Thursday, December 22, 2005

Dream fever XIII

I found your severed head
laid out like a valued jewel
in a small hardwood box
padded inside with soft velvet
the same shade of sea green
as your surprising eyes
beneath a spare bed
in a guest room
of a large house that
did not feel like mine.
The expression
on your face
was a frozen moment,
almost quizzical;
eyes open
still
catching the light
as if you were somehow alive
one perfect eyebrow
arched slightly
lips parted
in the equivocal beginnings
of a sardonic statement
or a sensual smile.
Your long dark hair
spread beneath you
in casual disarray
could easily have been
instead
on some sunlit
morning pillow.
I don't remember
noticing any blood
on your neck.
I felt calm
as if this accident
of discovering you
like a hidden gemstone
were the most natural thing
yet wondered at
my own troubling presence
in that unfamiliar mansion.

3 comments:

Fingers said...

I wish I had the courage to write poetry or prose about my nightmares too, Coyote. I've been told by some people to write them down, as short stories, sans twists. The courage to do that has eluded me as these nightmares haunt me passionately, in my waking life.

Anonymous said...

This wouldn't bother me quite so much if I didn't have green eyes and long dark hair! Have I done something to bug you lately?!

coyote said...

Not you, Nonny... I'll tell you the story, sometime.

And Lucy, do you remember when I told you that many of these poems were based on dreams?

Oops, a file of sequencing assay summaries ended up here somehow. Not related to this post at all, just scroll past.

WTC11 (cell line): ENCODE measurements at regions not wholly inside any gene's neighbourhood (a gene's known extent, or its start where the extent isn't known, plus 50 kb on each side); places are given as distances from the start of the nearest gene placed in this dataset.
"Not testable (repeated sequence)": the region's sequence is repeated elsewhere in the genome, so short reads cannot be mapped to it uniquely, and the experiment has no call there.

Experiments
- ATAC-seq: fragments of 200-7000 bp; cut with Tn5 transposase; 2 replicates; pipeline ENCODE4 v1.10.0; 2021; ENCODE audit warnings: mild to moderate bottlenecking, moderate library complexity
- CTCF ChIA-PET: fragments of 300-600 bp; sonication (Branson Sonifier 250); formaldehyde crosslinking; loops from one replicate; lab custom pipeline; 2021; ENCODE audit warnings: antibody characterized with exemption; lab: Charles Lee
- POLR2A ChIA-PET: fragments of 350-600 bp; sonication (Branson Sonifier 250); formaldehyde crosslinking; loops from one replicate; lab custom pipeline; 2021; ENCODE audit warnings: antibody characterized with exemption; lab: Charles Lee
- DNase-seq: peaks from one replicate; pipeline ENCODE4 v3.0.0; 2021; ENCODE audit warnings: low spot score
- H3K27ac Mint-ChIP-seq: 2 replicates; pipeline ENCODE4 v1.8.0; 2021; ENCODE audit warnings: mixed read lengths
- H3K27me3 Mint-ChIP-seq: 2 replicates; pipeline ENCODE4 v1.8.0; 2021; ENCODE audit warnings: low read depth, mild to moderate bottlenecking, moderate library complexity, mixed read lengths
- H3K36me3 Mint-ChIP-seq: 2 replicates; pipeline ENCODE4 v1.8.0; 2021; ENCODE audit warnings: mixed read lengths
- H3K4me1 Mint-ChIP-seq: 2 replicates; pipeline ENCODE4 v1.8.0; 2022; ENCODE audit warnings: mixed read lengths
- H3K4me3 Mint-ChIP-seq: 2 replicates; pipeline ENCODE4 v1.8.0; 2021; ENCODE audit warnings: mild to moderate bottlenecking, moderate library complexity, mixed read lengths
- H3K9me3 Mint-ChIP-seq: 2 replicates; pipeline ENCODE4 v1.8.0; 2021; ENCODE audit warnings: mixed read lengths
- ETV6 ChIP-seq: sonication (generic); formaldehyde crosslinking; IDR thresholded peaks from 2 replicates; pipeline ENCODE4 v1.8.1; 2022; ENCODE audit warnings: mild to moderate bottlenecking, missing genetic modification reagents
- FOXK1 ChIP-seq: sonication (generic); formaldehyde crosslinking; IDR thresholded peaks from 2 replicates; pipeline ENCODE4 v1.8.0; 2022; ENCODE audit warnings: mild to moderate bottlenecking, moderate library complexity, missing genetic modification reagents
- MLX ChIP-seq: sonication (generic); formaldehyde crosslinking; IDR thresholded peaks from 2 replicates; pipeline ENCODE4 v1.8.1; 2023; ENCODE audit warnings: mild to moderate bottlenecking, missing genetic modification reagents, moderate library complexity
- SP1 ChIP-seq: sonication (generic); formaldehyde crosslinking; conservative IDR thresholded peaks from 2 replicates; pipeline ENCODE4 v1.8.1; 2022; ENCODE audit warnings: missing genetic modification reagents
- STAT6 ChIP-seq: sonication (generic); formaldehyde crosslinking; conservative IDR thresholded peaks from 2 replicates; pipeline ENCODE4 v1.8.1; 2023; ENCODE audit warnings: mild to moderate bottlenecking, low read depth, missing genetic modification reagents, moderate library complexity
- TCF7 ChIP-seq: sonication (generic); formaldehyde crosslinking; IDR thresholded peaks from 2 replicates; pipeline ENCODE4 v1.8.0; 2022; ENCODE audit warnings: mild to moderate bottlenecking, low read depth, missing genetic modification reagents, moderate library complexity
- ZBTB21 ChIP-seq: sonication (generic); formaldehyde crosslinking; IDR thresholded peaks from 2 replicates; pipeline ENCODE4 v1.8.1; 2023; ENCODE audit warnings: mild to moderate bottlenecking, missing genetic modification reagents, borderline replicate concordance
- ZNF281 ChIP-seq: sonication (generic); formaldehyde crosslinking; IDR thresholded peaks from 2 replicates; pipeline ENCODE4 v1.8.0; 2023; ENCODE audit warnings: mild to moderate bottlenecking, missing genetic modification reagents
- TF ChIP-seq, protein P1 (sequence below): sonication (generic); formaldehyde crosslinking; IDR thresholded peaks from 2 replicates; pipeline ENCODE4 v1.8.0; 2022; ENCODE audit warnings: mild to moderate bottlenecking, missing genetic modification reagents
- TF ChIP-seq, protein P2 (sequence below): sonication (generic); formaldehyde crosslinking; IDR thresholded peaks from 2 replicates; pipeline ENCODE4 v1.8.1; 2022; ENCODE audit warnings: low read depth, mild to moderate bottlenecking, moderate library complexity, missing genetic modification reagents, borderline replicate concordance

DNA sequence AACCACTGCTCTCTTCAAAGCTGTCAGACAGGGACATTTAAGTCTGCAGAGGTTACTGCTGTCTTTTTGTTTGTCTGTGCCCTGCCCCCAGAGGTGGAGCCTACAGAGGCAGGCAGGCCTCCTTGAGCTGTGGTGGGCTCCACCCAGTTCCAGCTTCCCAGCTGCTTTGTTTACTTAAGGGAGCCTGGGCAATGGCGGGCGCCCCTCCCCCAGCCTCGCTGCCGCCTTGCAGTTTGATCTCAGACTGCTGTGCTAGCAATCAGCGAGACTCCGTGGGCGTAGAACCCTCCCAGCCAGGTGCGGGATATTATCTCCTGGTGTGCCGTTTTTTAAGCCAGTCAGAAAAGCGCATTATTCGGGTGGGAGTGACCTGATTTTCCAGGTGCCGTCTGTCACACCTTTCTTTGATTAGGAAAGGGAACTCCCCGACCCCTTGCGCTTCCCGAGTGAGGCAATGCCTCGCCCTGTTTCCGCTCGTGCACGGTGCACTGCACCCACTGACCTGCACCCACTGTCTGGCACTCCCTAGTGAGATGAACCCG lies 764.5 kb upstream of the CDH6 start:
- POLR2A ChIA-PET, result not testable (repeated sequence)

Some -- especially those in the Dream Fever sequence -- started as nightmares. Which, after all, are a side of dreams -- a side of ourselves -- that we must acknowledge. We don't need to act them out, or even understand them, just realize that we're all darkness and light. From everything I can tell, you choose light, already, but that doesn't mean there's not a little dark, too... shadowing that makes the sunlight stand out all the more.

For me, writing nightmares was a way to place them outside of myself, so I could look at them rather than just react. Someone once told me that the most surprising thing about this poem was the calmness of the voice. (Someone else told me, "Funny, you don't look like an axe murderer..." But they got my motivation for writing it quite wrong.) The comment about calmness surprised me, at first. But writing about nightmares calmly was a way to deal with disturbing things. It still is...